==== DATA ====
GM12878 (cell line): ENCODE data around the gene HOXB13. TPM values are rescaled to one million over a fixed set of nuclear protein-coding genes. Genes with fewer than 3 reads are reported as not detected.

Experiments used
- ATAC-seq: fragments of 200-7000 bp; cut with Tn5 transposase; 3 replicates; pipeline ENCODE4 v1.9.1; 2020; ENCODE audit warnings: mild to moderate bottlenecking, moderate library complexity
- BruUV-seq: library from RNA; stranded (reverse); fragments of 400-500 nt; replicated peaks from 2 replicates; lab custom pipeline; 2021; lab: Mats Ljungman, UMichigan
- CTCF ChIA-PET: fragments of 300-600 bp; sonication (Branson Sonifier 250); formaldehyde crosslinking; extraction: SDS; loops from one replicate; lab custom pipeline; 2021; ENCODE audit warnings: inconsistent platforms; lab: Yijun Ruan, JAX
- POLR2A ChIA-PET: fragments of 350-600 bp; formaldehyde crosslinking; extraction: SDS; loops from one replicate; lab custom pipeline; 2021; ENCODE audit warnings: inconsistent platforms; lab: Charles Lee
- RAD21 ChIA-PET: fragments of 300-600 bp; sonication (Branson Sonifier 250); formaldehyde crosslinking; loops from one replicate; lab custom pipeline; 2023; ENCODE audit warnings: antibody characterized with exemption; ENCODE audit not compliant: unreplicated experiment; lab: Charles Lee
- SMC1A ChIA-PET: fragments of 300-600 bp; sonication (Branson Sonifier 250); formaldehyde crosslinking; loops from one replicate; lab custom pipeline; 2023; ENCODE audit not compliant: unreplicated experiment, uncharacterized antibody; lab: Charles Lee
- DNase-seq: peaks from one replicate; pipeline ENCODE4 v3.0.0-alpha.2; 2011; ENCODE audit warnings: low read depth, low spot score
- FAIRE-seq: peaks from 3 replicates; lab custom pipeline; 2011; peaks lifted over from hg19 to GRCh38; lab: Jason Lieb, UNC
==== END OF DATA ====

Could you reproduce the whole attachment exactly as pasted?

GM12878 (cell line): ENCODE data around the gene HOXB13. TPM values are rescaled to one million over a fixed set of nuclear protein-coding genes. Genes with fewer than 3 reads are reported as not detected.

Experiments used
- ATAC-seq: fragments of 200-7000 bp; cut with Tn5 transposase; 3 replicates; pipeline ENCODE4 v1.9.1; 2020; ENCODE audit warnings: mild to moderate bottlenecking, moderate library complexity
- BruUV-seq: library from RNA; stranded (reverse); fragments of 400-500 nt; replicated peaks from 2 replicates; lab custom pipeline; 2021; lab: Mats Ljungman, UMichigan
- CTCF ChIA-PET: fragments of 300-600 bp; sonication (Branson Sonifier 250); formaldehyde crosslinking; extraction: SDS; loops from one replicate; lab custom pipeline; 2021; ENCODE audit warnings: inconsistent platforms; lab: Yijun Ruan, JAX
- POLR2A ChIA-PET: fragments of 350-600 bp; formaldehyde crosslinking; extraction: SDS; loops from one replicate; lab custom pipeline; 2021; ENCODE audit warnings: inconsistent platforms; lab: Charles Lee
- RAD21 ChIA-PET: fragments of 300-600 bp; sonication (Branson Sonifier 250); formaldehyde crosslinking; loops from one replicate; lab custom pipeline; 2023; ENCODE audit warnings: antibody characterized with exemption; ENCODE audit not compliant: unreplicated experiment; lab: Charles Lee
- SMC1A ChIA-PET: fragments of 300-600 bp; sonication (Branson Sonifier 250); formaldehyde crosslinking; loops from one replicate; lab custom pipeline; 2023; ENCODE audit not compliant: unreplicated experiment, uncharacterized antibody; lab: Charles Lee
- DNase-seq: peaks from one replicate; pipeline ENCODE4 v3.0.0-alpha.2; 2011; ENCODE audit warnings: low read depth, low spot score
- FAIRE-seq: peaks from 3 replicates; lab custom pipeline; 2011; peaks lifted over from hg19 to GRCh38; lab: Jason Lieb, UNC